Placer County








            John Gould Bisbee, one of Auburn’s old and highly respected citizens came to California in 1858, arriving in San Francisco December 28, the same year, and coming to Placer County January 6, 1859.

            He was born in Lisbon, Maine, March 31, 1837, and is of old English ancestry who were early settlers in New England.  His great-grandfather Bisbee was the progenitor of the family in America.  He settled in North Adams, Massachusetts.  The Bisbee’s were active participants in the early history of the country and in the Revolution.  Mr. Bisbee’s father, Arza Bisbee, was born in the town in which his ancestors had first settled and where several generations of the family were born.  For a number of years he was the foreman in the weaving department of a large woolen factory.  In 1850 he came to California, having sailed from Boston around the Horn, the journey requiring six months’ time.  He was first employed in a sawmill in Napa, but soon went to the mines at “Hangtown,” now Placerville, where he met with moderate success at mining and for a time was also engaged in mechanical work.  He prospected and had various mining claims and made and sunk money in mining speculations like many of the pioneers of the state.  He was three times married.  By his first wife there were two children, and by his second wife, John Gould Bisbee’s mother, there were four children, three of whom are now living.  There were no children by the third marriage.  In his death, which occurred in the seventy-sixth year of his age, California lost an honest, upright, industrious citizen.

            The subject of our sketch was educated in the public schools of his native town and after his arrival in California was employed with his father at blacksmithing and wagon and carriage making.  Later he operated the Morning Star mill and was for some time its superintendent.  He established a sawmill for the Iowa Hill Canal Company and while at work there was elected treasurer of the county of Placer and came to Auburn to reside in 1880.  As the first treasurer elected after the adoption of the new state constitution, he filled the office acceptably for two years and ten months, after which time he embarked in blacksmithing and wagon and carriage manufacturing in Auburn.  He has since carried on the business successfully, giving the fullest satisfaction to his patrons, accumulating a competency and, what is better, retaining a good name as one of the worthy and reliable citizens of the town.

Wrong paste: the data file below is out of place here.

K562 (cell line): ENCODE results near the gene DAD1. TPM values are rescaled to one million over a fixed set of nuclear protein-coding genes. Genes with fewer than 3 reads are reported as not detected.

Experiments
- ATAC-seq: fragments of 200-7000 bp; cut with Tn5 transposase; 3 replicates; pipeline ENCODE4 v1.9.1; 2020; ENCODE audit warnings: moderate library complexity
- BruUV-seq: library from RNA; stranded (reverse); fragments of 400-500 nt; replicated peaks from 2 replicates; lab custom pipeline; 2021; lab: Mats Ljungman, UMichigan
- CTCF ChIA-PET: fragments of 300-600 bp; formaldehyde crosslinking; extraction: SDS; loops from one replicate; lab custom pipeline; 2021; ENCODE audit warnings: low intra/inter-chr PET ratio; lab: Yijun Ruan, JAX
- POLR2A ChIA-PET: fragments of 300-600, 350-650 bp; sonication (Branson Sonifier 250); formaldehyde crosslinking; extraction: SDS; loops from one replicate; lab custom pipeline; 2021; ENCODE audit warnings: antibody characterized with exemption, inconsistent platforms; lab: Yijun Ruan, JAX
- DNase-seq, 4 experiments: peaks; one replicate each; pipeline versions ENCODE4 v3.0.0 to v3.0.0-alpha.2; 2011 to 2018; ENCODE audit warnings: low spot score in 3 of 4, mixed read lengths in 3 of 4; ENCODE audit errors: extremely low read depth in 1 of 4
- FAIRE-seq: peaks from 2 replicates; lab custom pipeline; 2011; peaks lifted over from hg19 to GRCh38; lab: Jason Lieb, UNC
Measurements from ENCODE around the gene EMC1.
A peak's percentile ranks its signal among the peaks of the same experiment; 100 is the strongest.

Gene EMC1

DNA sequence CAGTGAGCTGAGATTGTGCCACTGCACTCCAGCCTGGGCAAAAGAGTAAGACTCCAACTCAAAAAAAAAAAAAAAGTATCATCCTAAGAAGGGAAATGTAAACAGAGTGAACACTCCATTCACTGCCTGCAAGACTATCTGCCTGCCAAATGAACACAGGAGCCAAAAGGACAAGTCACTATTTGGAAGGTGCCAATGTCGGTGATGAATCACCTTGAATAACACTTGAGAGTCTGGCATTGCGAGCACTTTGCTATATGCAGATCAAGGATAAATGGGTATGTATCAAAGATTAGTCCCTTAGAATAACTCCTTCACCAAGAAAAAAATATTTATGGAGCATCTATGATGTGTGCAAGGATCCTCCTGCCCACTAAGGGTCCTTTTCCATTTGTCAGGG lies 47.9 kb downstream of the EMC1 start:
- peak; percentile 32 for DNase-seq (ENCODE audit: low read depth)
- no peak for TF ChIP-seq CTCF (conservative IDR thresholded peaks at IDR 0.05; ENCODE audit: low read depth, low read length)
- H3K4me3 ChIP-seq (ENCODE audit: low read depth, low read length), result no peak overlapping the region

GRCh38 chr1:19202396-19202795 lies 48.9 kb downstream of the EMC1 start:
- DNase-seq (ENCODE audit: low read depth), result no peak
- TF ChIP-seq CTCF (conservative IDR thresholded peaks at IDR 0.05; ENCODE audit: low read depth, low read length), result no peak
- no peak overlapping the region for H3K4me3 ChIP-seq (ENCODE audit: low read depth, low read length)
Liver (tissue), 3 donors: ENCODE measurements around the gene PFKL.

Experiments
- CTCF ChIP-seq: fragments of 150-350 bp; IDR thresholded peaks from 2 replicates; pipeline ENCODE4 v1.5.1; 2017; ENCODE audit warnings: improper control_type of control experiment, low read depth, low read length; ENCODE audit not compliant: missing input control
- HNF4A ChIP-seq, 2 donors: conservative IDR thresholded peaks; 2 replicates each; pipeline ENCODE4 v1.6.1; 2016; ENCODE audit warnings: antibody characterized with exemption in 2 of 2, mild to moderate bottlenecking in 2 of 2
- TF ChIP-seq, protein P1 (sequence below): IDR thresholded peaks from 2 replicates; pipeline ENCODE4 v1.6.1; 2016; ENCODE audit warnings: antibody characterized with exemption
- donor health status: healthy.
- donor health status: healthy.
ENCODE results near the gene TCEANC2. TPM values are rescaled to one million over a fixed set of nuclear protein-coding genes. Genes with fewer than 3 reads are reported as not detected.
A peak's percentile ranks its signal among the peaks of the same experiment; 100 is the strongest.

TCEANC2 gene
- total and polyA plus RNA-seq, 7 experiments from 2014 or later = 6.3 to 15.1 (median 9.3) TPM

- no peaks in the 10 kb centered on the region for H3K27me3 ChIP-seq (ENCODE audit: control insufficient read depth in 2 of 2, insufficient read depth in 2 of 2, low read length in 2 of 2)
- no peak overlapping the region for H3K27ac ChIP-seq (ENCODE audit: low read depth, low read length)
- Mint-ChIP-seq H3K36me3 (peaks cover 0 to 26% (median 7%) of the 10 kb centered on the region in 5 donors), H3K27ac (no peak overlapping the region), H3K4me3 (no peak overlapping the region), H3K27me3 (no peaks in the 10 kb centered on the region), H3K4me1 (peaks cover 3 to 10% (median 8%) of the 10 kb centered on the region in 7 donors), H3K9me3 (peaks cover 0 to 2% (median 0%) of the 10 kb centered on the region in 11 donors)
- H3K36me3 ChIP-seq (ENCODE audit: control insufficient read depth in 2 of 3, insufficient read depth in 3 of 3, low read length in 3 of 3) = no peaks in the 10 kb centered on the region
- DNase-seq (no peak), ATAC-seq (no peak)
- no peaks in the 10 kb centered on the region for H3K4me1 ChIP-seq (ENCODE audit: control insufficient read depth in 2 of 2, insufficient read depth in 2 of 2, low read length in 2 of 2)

He was married November 17, 1858, to Miss Elizabeth Madden.  Almost immediately after their marriage he came to California with his wife and during the pioneer days she was his faithful helpmate.  There were born to them at Iowa Hill seven children, five of whom are living:  Clarissa, the wife of Lewis Joninon; William, associated with his father in business; Hettie, the wife of Henry McCann; George W., prominently interested in fruit raising; and Minnie, wife of S. K. Clement.  The faithful wife and kind and indulgent mother departed this life on April 21, 1878.  She was very much beloved by all who knew her and her loss was seriously felt by her family.  Mr. Bisbee married for his second wife Miss Morgan, who, unfortunately, was only spared to him two years.  December 25, 1896, he married Mrs. Lola Van Auken, who is now the valued partner of his old age.  They reside in a delightful home which he has built in Auburn.

            Mr. Bisbee is a prominent and esteemed member of the I. O. O. F. and has passed the chairs in both branches of this order and was district deputy for many years.  In the Masonic fraternity he also stands very high; past master of the blue lodge, past high priest of the chapter and past thrice illustrious master of the council and past patron of the Eastern Star.  He is now (1900) principal conductor of the works of the Grand Council and an eminent brother in that branch of the order; for several years was district inspector of the blue lodges in his district, and at the present time is deputy grand lecturer of the chapter in his district.  In politics Mr. Bisbee has been a life-long Republican.  His record as a citizen of California is as bright as the sunlight of her skies.



Transcribed by Gerald Iaquinta.

Source: “A Volume of Memoirs and Genealogy of Representative Citizens of Northern California”, Pages 440-441. Chicago Standard Genealogical  Publishing Co. 1901.

© 2010  Gerald Iaquinta.




Placer County Biographies

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